In his UN General Assembly speech on Friday 23 September, Prime Minister Aneerood Jugnauth chose to put emphasis on two of the three elements of the Chagos issue: Mauritian sovereignty over Chagos and the right of return of Chagossians. For the first time, the Mauritian state is at least acting as if the two elements are inseparable, and saying that this is so, and not just concentrating on sovereignty. This is some progress. The fact that Chagossian leader Olivier Bancoult was invited to be in the delegation, and that he, in turn, accepted, are both further signs of progress.
And what is curious is that Aneerood Jugnauth’s new line of argument on the question of the military base on Diego Garcia – driven by recent events – has now come to include discourse against the military base. Even if he has always said, and has again very recently repeated, that he is in favour of the base, and that he has always assured the USA that Mauritius, if it establishes sovereignty, will grant the US a long lease, his “discourse” has begun to pull him on to better arguments. In quoting from the judgment of the Tribunal under the UN Convention on the Law of the Sea, which found Britain had acted unlawfully in setting up a Marine Protected Area in Chagos, he said that Britain “has so far not honoured its undertaking [to return sovereignty over Chagos to Mauritius] as the criteria on which it relies to contend that the Chagos Archipelago is still required for defence purposes keep changing”. And when Jugnauth says “The Cold War” is long over, it means he is saying the base is no longer necessary. When he says that the War on Terror and the War on Piracy are mere pretexts for the base, he is again saying that there is no longer any need for a military base so therefore Britain is obliged to return Chagos to Mauritius as it always undertook to do. But that line of argument is LALIT’s, not usually Jugnauth’s. This trend if it continues will be even more progress.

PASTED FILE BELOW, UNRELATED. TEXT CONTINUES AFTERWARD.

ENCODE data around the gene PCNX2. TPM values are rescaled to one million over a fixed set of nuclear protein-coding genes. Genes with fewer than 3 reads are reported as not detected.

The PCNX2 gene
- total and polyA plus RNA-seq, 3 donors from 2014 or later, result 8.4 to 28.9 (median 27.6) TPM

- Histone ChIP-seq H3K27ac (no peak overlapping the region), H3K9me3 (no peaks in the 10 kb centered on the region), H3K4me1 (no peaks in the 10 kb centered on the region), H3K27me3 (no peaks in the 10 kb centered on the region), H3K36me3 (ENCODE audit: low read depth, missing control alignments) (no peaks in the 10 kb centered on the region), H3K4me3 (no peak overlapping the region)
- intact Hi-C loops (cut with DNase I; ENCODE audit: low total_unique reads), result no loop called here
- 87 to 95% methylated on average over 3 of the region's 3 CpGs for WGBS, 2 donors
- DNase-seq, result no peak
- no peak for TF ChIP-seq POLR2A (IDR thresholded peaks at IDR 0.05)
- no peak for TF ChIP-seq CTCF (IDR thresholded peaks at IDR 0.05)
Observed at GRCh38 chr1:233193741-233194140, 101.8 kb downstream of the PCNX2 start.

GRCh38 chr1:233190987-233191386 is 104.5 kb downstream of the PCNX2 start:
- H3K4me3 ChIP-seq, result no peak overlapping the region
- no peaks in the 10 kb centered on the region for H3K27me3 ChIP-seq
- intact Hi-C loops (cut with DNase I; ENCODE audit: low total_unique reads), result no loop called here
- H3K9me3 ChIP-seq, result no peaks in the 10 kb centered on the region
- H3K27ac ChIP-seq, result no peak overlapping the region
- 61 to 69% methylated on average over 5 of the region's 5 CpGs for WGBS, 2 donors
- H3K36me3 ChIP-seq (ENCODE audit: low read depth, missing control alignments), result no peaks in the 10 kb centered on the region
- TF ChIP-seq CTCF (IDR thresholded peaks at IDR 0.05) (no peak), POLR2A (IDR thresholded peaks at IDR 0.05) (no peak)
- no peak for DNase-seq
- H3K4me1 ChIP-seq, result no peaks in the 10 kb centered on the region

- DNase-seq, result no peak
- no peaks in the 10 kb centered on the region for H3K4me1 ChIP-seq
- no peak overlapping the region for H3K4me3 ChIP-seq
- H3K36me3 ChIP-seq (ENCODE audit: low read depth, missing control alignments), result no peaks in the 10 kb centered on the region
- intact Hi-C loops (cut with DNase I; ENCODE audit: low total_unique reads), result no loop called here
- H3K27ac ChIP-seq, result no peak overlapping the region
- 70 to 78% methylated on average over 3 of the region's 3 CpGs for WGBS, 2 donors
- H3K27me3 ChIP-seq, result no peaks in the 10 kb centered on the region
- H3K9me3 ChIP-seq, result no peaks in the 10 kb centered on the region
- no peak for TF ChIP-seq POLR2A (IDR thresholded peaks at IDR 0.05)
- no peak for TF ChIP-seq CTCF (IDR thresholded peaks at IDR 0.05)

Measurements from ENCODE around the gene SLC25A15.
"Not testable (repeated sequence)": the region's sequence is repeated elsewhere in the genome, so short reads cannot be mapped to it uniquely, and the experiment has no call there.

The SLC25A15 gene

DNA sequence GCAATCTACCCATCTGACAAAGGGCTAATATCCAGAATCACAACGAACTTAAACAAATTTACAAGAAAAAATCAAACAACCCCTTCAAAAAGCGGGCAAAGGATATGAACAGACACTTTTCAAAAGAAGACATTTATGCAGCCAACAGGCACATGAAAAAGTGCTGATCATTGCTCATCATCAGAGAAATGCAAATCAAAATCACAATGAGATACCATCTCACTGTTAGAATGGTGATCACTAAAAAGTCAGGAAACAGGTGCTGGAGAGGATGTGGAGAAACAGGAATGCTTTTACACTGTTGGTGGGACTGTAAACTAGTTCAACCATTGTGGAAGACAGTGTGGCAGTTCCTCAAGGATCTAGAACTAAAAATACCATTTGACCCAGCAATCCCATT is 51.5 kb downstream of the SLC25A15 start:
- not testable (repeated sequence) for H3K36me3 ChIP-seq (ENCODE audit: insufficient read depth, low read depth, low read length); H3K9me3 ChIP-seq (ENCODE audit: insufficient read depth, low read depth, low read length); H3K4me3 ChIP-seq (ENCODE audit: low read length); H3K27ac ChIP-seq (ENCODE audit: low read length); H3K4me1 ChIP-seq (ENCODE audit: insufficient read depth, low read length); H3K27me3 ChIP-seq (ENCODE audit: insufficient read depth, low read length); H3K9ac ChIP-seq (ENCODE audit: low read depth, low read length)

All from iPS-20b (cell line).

What has happened is that once the USA, for the first time, went and took a public stand against Mauritian sovereignty in its joint communiqué with the UK after Jugnauth announced he was going to the ICJ, Jugnauth was forced to abandon his previous line (that he was not putting into question the military base) otherwise he would be left without a leg to stand on. In any case, it is essential that he emphasise the importance of closing the base down to ensure lasting support from all those African and other countries that are supporting Mauritius – partly on de-colonization but also on de-militarization and peace.
But, Jugnauth has not yet got a coherent position on the military base issue. He just vacillates. This means that, even though he is calling on the UN to do its duty towards all decolonization efforts in the case of Chagos, this is not a strong enough argument taken on its own to use against the UK and US, so he is forced to go into the reason that Britain gives for not granting sovereignty and complete decolonization: the UK and US “need the military base for defence”. The USA’s recent threats against Mauritius on the sovereignty issue are thus forcing Jugnauth to face up to the argumentation of the British and UK.
So, anyway, until now, the item for the decolonization of Chagos remains on the UN General Assembly agenda. But, curiously, the debate-and-the-vote on the resolution have been postponed to June 2017. This is at the request of Britain to the UN president for the 71st Session, the Fijian, Peter Thomson, who proposed negotiations.